Preparatory Phase

Squat
Sets: 3-5
Reps: 15 or more

Hamstring Curl
Sets: 3-5
Reps: 15 or more

Bent-over row
Sets: 3-5
Reps: 15 or more

Bench press
Sets: 3-5
Reps: 15 or more

Triceps dip
Sets: 3-5
Reps: 15 or more

Barbell curl
Sets: 3-5
Reps: 15 or more

Hypertrophy Phase

Squat
Sets: 3-5
Reps: 8-12

Hamstring Curl
Sets: 3-5
Reps: 8-12

Bent-over row
Sets: 3-5
Reps: 8-12

Bench press
Sets: 3-5
Reps: 8-12

Triceps dip
Sets: 3-5
Reps: 8-12

Barbell curl
Sets: 3-5
Reps: 8-12

Strength Phase

Squat
Sets: 3-5
Reps: 5-6

Hamstring Curl
Sets: 3-5
Reps: 5-6

Bent-over row
Sets: 3-5
Reps: 5-6

Bench press
Sets: 3-5
Reps: 5-6

Triceps dip
Sets: 3-5
Reps: 5-6

Barbell curl
Sets: 3-5
Reps: 5-6

Rest and Recovery

Now for moves like the hamstring curl, which are single-joint exercises, meaning they work one major body part, new research, published in the Journal of Exercise Physiology, suggests there's a sweet spot for recovery. In the study, 10 trained men performed 3 sets of 10RM biceps curls and machine chest flyes. Each exercise was performed with a different rest period: 1, 2, and 4 minutes for recovery. The shorter rest periods (1 and 2 minutes) hurt the number of reps the guys could bang out early on in the workout; it also lowered training volume over multiple sets for both exercises—so keep this in mind! Longer rests may benefit you in the long run.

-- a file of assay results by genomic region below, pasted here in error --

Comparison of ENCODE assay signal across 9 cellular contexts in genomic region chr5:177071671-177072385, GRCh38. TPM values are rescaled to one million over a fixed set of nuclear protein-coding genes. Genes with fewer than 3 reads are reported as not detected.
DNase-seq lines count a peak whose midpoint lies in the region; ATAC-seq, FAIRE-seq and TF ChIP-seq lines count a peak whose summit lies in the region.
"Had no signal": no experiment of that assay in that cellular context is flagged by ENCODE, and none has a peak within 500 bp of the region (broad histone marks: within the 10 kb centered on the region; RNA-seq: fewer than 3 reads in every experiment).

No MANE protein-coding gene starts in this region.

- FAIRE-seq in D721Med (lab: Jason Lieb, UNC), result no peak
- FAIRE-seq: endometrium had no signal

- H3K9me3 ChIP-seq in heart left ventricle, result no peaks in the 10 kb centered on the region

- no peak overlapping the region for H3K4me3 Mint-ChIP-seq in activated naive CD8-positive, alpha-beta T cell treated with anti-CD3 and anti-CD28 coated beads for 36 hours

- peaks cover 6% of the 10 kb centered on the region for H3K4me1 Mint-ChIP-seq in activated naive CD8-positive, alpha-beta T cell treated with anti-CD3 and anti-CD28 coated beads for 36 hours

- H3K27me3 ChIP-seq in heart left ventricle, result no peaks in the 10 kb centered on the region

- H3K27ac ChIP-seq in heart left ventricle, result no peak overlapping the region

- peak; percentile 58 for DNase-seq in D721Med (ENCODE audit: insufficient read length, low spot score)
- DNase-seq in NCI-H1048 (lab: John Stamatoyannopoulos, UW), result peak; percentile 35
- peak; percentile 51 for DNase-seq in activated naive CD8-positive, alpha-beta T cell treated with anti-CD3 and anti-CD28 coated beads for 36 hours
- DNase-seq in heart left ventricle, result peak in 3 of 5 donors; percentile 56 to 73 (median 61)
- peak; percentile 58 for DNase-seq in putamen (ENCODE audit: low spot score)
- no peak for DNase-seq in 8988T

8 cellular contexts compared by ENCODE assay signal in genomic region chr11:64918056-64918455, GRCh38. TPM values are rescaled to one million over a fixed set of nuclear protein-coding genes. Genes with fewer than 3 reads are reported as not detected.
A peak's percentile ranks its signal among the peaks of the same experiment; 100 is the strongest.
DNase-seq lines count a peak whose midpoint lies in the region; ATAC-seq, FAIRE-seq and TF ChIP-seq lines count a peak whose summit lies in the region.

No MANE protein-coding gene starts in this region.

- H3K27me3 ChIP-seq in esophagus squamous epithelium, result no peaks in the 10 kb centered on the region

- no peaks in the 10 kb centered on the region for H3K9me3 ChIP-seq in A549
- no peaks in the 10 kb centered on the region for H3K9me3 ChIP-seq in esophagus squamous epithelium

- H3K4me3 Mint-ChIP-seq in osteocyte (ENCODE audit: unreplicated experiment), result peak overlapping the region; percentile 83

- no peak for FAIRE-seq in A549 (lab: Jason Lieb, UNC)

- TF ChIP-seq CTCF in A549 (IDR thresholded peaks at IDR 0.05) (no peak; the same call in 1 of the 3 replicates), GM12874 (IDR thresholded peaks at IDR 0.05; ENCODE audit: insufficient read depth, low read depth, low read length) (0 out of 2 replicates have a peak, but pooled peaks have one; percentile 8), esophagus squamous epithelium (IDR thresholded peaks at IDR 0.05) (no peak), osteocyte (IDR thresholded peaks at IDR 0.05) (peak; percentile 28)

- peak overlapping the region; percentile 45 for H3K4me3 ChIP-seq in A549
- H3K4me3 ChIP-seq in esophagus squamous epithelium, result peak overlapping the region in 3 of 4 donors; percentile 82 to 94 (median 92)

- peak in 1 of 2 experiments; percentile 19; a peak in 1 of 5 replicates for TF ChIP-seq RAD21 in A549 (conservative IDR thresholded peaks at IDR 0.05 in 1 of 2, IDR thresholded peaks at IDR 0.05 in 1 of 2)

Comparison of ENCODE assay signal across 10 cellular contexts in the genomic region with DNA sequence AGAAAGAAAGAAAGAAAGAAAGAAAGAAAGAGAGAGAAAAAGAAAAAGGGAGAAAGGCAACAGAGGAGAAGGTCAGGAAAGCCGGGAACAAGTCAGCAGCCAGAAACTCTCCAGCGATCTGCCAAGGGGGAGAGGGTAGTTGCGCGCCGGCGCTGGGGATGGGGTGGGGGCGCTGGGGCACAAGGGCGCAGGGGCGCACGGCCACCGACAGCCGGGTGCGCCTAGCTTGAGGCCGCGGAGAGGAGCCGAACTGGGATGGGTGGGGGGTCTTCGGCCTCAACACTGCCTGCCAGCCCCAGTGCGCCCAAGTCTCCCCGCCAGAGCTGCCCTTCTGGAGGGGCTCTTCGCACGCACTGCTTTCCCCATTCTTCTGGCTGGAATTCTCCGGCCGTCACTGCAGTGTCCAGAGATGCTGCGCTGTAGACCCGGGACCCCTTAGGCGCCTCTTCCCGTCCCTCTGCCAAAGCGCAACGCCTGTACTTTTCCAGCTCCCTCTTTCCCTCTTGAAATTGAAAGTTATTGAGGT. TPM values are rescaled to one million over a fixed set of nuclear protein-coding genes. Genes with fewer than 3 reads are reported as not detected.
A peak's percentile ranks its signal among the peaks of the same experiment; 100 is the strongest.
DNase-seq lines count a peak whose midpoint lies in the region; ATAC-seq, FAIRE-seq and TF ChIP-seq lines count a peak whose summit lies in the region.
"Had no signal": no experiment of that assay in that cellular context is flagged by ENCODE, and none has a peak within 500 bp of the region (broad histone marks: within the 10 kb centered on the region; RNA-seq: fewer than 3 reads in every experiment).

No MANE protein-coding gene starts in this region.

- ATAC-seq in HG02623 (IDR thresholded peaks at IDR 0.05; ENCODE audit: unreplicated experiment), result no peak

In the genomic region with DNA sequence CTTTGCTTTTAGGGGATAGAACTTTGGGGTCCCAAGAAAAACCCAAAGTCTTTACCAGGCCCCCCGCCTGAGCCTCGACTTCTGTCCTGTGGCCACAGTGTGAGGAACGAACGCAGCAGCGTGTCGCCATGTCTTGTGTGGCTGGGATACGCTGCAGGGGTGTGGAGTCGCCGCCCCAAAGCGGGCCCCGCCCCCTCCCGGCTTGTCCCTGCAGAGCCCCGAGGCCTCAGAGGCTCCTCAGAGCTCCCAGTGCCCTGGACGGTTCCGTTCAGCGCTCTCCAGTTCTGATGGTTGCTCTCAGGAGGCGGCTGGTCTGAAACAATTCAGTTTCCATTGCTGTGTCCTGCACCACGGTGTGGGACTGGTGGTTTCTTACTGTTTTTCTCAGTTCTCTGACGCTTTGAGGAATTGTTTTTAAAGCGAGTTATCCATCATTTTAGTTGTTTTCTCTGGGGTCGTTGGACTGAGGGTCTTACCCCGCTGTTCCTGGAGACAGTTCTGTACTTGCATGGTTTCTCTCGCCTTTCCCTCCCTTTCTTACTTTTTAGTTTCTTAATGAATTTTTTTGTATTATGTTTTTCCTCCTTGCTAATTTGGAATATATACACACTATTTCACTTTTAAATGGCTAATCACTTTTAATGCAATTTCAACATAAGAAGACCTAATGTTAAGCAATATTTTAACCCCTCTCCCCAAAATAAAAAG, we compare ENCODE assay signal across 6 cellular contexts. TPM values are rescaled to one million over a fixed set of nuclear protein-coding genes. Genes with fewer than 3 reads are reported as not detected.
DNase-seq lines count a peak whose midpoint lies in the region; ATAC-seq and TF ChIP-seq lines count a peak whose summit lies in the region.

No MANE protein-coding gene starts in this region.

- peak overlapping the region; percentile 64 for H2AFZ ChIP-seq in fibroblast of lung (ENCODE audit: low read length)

For the rest of the moves, which are compound exercises, meaning they work more than one body part and muscle group, your target amount of rest will vary depending on your goal. Read this definitive guide, which can cater to the hypertrophy and strength phase above (and more).